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Wellbeing: A Complete Reference Guide, Volume IV, Wellbeing in Later Life by Cary L. Cooper, Thomas B. L. Kirkwood

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12

The Threat to Wellbeing from Cognitive Decline

Louise Robinson and Lynne Corner

Newcastle University, U.K.

We have seen in other chapters in this volume that extended life expectancy represents a major opportunity to promote and positively manage wellbeing across the life course. However, the increasing prevalence of cognitive decline, particularly due to dementia, will be a critical challenge (Foresight Mental Capital and Wellbeing Project, 2008). Age is the biggest risk factor for dementia and over the next 30 years the number of people with dementia in the United Kingdom will rise significantly (Knapp et al., 2007). There are currently 700,000 people in the United Kingdom with dementia, of whom approximately 570,000 live in England. Dementia costs the U.K. economy £17 billion a year and in the next 30 years the number of people with dementia in the United Kingdom will double to 1.4 million, with the costs trebling to over £50 billion a year (Department of Health, 2009).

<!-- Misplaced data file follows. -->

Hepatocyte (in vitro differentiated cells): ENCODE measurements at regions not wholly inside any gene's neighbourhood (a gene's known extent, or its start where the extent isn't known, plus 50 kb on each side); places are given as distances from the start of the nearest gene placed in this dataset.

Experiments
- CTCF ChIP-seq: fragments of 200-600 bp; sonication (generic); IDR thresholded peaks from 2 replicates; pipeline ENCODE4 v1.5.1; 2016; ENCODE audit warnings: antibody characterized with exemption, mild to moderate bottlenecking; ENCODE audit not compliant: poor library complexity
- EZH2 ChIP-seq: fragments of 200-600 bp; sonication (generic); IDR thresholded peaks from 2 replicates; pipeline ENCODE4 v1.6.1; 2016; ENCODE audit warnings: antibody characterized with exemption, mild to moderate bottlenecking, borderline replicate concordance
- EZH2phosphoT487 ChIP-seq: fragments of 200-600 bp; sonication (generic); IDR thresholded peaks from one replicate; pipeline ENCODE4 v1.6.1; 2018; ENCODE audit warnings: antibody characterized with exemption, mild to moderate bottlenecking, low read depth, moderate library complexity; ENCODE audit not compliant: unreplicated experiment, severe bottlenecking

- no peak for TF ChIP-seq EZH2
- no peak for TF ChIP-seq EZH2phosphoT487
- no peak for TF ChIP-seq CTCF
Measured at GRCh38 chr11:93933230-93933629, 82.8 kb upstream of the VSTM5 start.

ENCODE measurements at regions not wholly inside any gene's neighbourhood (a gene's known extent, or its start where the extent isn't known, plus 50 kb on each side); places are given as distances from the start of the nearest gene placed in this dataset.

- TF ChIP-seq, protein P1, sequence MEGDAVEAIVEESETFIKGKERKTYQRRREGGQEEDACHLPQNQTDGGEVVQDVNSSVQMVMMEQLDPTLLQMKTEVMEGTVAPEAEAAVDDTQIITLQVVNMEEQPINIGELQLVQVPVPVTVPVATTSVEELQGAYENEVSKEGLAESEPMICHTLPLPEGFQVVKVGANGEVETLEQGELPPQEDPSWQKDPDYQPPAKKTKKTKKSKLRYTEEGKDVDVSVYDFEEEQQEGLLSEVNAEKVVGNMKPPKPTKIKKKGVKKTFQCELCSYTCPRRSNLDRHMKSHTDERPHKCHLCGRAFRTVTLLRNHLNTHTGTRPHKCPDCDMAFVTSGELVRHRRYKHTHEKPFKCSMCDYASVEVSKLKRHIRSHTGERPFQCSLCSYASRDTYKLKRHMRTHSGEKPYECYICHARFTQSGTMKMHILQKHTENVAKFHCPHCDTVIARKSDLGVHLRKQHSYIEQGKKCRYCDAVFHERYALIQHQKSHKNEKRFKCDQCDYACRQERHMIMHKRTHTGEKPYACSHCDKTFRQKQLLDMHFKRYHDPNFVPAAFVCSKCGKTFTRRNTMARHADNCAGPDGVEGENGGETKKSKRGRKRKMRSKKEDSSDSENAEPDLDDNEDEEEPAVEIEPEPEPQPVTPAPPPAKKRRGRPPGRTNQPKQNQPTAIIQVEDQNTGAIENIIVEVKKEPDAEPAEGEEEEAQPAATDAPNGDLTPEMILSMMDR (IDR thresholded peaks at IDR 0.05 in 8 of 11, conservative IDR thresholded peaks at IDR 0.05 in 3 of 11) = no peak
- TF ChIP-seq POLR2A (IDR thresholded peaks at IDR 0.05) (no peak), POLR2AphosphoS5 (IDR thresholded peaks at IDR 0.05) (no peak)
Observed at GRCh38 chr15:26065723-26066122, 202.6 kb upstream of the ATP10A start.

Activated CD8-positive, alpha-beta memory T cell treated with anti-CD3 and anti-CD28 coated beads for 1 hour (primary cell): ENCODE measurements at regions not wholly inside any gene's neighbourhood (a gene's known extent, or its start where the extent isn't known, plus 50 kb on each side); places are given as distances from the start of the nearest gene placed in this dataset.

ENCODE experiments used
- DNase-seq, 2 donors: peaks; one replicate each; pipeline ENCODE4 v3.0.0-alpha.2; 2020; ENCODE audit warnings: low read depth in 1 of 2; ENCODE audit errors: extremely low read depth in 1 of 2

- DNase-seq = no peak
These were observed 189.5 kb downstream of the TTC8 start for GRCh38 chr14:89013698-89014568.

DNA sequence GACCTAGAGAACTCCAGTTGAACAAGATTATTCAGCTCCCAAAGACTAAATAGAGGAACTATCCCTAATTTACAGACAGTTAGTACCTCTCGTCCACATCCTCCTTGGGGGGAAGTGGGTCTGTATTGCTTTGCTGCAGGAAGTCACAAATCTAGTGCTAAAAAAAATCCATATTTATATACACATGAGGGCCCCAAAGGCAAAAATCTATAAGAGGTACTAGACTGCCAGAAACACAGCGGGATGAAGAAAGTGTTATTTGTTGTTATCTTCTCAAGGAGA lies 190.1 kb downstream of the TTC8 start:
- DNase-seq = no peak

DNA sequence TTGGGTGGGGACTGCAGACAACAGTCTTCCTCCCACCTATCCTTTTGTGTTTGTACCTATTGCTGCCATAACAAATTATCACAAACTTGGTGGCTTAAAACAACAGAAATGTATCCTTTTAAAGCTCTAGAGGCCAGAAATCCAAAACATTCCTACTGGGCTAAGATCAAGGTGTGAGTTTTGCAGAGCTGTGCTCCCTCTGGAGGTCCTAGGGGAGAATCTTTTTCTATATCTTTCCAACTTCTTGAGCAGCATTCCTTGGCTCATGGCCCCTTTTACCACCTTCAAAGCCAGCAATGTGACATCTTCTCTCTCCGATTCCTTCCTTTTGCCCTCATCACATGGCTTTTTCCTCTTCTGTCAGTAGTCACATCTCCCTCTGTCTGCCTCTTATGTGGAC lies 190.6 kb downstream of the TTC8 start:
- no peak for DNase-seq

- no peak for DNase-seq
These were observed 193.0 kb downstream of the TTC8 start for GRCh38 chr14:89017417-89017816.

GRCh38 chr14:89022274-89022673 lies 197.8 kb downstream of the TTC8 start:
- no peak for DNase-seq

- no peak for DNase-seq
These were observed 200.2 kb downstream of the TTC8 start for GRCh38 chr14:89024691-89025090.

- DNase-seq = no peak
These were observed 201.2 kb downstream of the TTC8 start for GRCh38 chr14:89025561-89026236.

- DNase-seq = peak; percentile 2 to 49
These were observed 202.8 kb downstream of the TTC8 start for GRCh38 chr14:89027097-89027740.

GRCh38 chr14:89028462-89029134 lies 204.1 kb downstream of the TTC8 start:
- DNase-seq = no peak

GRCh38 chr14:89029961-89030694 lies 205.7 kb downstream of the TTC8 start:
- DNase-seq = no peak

Although the numbers and the costs are daunting, the impact on those with the illness and on their families is also profound. Dementia results in a progressive decline in multiple areas of function, including memory, reasoning, communication skills, and the skills needed to carry out daily activities (Department of Health, 2009). Alongside this decline, individuals may develop behavioral and psychological symptoms such as depression, psychosis, aggression, and wandering (Robinson et al., 2007). Dementia not ...

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